Shopping for a personal computer is not like buying a refrigerator or a new car. Small computers are a uniquely new product, creating an entirely new market. As a result, the buyer must either devote considerable time to learn the special jargon of this brave new technological world or else find sales people he or she trusts.
When considering the purchase of a computer, the first step is to make a list of the things you think you need it for. A computer can speed such tasks as preparing manuscripts and reports, billing customers, setting up filing systems, aiding in the preparation of income tax forms, giving access to specialized information such as stock market quotes in a timely fashion -- or even writing and typesetting this article.
If you are curious about the nuts and bolts of this new technology and feel it worth your time to learn about it, the first step is to do some background reading. A number of introductory books on microcomputers are on the market, but they tend to be oversimplified and quickly go out of date. It would be better to sample some of the plethora of computer magazines that have sprung into being. By far the most comprehensive and in-depth of these is Byte; it may , however, be a little overwhelming to the computer novice. Byte also has the most advertisements, so it aids in surveying the available wares. Other magazines such as Creative Computing, Personal Computing, On Computing, and Interface Age are more accessible but less comprehensive.
Another good source of information is the local computer club. Here you will find people with experience on the various models available. A drawback of this approach is that computer owners tend to have fairly strong biases in favor of the systems they have purchased.
The much-vaunted home computer -- an inexpensive machine that will control appliances, act as the nerve center for a security system, educate and entertain the children, give access to news and other useful information, or operate a household heating system for optimum comfort and efficiency -- remains a novelty.Industry observers believe that this market will not develop in a substantial way until the mid-1980s. As a result, those considering buying such a computer for home use should justify it on recreational or educational, rather than economic, grounds.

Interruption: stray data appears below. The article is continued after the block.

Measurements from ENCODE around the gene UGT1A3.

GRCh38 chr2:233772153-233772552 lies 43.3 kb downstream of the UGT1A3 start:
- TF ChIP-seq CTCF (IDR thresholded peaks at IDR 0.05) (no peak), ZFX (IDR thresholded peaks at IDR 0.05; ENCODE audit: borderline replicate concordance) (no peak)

For the small-business person, however, the $2,000-to-$18,000 price tag for these computers can usually be justified. As Data General's "The Insider's Guide to Small Business Computers" points out, "In 1970, a business computer equivalent in power to today's $18,000 small business system would have cost over $100,000. Over the decade, the decline in computer prices has averaged about 16 percent per year. Over the same time, the costs of personnel required to do manually what a small business computer can do electronically have been increasing at an annual rate of 7 percent."
When buying a computer, you must be aware of the relationship between "hardware" and "software." Hardware means equipment. Software -- the programs or instructions that turn the computer from useless machinery into a valuable tool -- is the most important aspect of a purchase. To a large extent, software determines how well a computer will perform the tasks in which you are interested.
Because of considerable variation in ability and business acumen among software writers, purchasers cannot count on getting the performance they think they pay for. The problem is compounded by the fact that software vendors, concerned with unauthorized duplication, will not give dealers demonstration copies of their products. Thus it is difficult to be sure you are getting the best software available. This is not a trivial problem, because buying software can add up to more than a quarter of the total cost of a computer system.